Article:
The Puppini Sisters
Betcha Bottom Dollar
he Puppini Sisters come across as a bunch of out-of-work actresses (that's a guess) who saw The Triplets of Belleville once (this is official, straight off the press release truth) and thought “kitsch Andrews Sisters pop? Piece of piss, I can do that.” It's like the last time you watched Raging Bull, right? Your immediate thought afterwards was “I reckon I should go and start a fight with Floyd Mayweather Jr. right this second, I don't see what harm can come from that.” The result? You get knocked the fuck out, and we get Betcha Bottom Dollar—one of the five worst albums I've ever heard in my life. (This includes the time I spent reviewing local band demos for a provincial university newspaper for a year, and the time when I was so focussed on talking a friend out of committing suicide, I couldn't move to switch off the record they'd chosen to end their life to (the second Kula Shaker album).)
I'd have some vague vestige of respect for the Puppini Sisters’ faux 1940 shtick if they went the whole hog and installed a “No blacks, no dogs, no Irish” policy at their gigs. It's probably the only way they could be more contemptible. The closest you’ll get is one of the girls’ attempt at a “black” accent at the start of “Jeepers Creepers.” It’s slightly less convincing than Spike Milligan's hilarious “Paki Paddy” character.
The Puppini’s in summary? Can't sing, can't dance, can take their clothes off a little. Yeah, the focal point for the band (the one who looks unnervingly like a raven) used to be a stripper. This is why America is a much better country than England: when the Yanks grab together a bunch of haggard-looking titty bar workers to form a soulless beat combo, they at least have the dignity to steal another R&B; artist's song and include a guest verse from a near narcoleptic Busta Rhymes. In the UK? We get ironic covers of The Smiths and Blondie.
Everyone loves novelty covers, right? Nouvelle Vague's second album may have induced comas, but on their debut they made gems from turd-nuggets like “Saturday Night, Sunday Morning.” Me First and the Gimme Gimmes have been the indispensable kings of “Yeah, that's alright I suppose” music for nigh on ten years now. Richard Cheese's “Down With the Sickness” is probably, what, the third greatest song ever recorded? It's so hard to fuck up these songs: learn one genre, play songs in another genre in said style. Then the kids listen to it three times: once to go “Hah, that's funny!”, once to play it to their friends and go “Listen to this, it's funny!”, and a third time to remember “Yeah, it's not that funny any more.” Black Velvet Flag, The King, The Dan Band, Paul Anka... it's so easy to do.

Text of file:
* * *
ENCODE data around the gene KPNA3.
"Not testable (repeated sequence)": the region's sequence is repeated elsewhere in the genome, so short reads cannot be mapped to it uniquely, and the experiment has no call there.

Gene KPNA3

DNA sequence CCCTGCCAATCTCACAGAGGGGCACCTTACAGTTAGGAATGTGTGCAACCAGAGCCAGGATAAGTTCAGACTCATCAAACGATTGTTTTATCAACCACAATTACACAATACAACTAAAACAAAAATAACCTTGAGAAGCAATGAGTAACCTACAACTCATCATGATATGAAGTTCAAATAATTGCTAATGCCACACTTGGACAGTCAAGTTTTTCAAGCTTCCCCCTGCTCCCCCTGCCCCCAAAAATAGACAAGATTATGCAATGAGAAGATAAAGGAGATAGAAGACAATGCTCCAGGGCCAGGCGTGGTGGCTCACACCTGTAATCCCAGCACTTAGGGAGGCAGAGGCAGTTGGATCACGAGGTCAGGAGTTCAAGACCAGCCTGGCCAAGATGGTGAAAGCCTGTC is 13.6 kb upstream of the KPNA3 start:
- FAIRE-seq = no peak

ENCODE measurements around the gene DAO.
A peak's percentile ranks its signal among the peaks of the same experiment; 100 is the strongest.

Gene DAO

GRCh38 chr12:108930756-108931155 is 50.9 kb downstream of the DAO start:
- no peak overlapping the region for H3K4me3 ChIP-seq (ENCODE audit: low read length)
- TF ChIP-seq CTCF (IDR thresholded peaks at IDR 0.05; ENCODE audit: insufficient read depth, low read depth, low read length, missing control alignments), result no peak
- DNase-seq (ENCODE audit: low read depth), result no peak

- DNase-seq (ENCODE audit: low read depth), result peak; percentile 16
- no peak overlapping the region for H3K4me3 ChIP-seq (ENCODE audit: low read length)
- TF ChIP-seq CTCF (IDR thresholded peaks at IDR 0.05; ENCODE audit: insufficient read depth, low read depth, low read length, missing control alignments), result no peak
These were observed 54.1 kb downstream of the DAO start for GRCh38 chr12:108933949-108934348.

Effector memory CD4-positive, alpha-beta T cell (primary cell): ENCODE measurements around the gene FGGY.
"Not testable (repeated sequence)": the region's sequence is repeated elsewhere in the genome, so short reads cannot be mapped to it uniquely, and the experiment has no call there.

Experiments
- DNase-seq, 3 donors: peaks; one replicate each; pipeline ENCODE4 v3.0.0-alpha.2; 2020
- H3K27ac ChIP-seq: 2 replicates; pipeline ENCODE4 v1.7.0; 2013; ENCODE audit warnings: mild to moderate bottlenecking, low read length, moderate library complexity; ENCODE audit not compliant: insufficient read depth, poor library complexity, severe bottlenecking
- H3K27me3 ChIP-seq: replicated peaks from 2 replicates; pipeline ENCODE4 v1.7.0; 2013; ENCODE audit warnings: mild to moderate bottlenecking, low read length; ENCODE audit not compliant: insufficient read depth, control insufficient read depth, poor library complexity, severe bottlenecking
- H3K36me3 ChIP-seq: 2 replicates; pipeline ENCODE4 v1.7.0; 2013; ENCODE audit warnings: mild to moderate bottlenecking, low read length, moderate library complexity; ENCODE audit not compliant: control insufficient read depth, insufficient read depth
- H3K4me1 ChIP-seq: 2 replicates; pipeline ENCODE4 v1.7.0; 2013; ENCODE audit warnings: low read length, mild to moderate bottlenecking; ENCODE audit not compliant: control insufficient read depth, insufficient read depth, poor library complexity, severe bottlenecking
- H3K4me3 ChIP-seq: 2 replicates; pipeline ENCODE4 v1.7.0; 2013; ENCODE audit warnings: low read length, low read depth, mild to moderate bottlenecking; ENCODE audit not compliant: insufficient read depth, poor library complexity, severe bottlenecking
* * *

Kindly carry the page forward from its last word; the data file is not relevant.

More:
And yet the Puppini Sisters somehow mess it all up. The Puppinis give songs a “makeover,” in the same way that Frank Gallucio gave Al Capone a makeover with a switchblade. “In the Mood” is rendered sexless, plastic, and inhuman. “Sisters” sees them slurring their s's like they've all had Secombe-level strokes, over backing instrumentation that sounds like the Windows error message. And “Falling in Love Again”… is not an Eagle Eye Cherry cover. That's the sole compliment I can give them.
Ol' Dirty Puppinis, there's no father to their style. Except there is: if you go searching, you'll discover the last time 1940s “Let's suck off an American serviceman, we need the stockings” pop was reinvented for the then-modern era was “Swing Sisters Swing Medley” by Jive Bunny and the Mastermixers. That too included “Boogie Woogie Bugle Boy.” Done properly. It’s not hard. All the Puppini Sisters need to do is SING. That's it. That's all they need to do to make them approach bearable, and then maybe we could overlook the smug, reactionary, “Back in the days when the UK was a pure nation” Daily Express bullshit that typifies their approach. But they can’t even manage that. They have the same breath control as a dying Big Pun, stumbling over notes like they're dyspraxic, begging for a ProTools clean-up job. It's a slow trot through a modern day nightmare, walking down an endless corridor of raised eyebrows and no fucking soul.
Reviewed by: Dom Passantino
Reviewed on: 2006-08-18